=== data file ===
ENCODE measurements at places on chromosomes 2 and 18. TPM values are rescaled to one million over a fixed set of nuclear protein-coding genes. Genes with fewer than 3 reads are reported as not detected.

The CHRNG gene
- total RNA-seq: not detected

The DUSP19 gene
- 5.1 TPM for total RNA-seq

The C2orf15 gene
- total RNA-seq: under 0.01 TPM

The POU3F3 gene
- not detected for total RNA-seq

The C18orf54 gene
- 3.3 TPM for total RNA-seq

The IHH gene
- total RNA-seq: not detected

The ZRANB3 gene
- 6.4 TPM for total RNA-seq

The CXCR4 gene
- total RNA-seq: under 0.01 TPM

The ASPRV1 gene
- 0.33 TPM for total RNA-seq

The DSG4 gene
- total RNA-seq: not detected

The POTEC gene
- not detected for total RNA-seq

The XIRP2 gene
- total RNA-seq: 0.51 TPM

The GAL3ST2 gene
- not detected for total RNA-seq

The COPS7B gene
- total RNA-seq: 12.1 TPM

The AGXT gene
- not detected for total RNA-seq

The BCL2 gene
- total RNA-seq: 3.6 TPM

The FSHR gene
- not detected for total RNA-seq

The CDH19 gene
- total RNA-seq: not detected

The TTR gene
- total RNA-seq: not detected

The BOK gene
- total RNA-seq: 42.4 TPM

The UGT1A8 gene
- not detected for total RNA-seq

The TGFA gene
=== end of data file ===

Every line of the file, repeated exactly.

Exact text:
ENCODE measurements at places on chromosomes 2 and 18. TPM values are rescaled to one million over a fixed set of nuclear protein-coding genes. Genes with fewer than 3 reads are reported as not detected.

The CHRNG gene
- total RNA-seq: not detected

The DUSP19 gene
- 5.1 TPM for total RNA-seq

The C2orf15 gene
- total RNA-seq: under 0.01 TPM

The POU3F3 gene
- not detected for total RNA-seq

The C18orf54 gene
- 3.3 TPM for total RNA-seq

The IHH gene
- total RNA-seq: not detected

The ZRANB3 gene
- 6.4 TPM for total RNA-seq

The CXCR4 gene
- total RNA-seq: under 0.01 TPM

The ASPRV1 gene
- 0.33 TPM for total RNA-seq

The DSG4 gene
- total RNA-seq: not detected

The POTEC gene
- not detected for total RNA-seq

The XIRP2 gene
- total RNA-seq: 0.51 TPM

The GAL3ST2 gene
- not detected for total RNA-seq

The COPS7B gene
- total RNA-seq: 12.1 TPM

The AGXT gene
- not detected for total RNA-seq

The BCL2 gene
- total RNA-seq: 3.6 TPM

The FSHR gene
- not detected for total RNA-seq

The CDH19 gene
- total RNA-seq: not detected

The TTR gene
- total RNA-seq: not detected

The BOK gene
- total RNA-seq: 42.4 TPM

The UGT1A8 gene
- not detected for total RNA-seq

The TGFA gene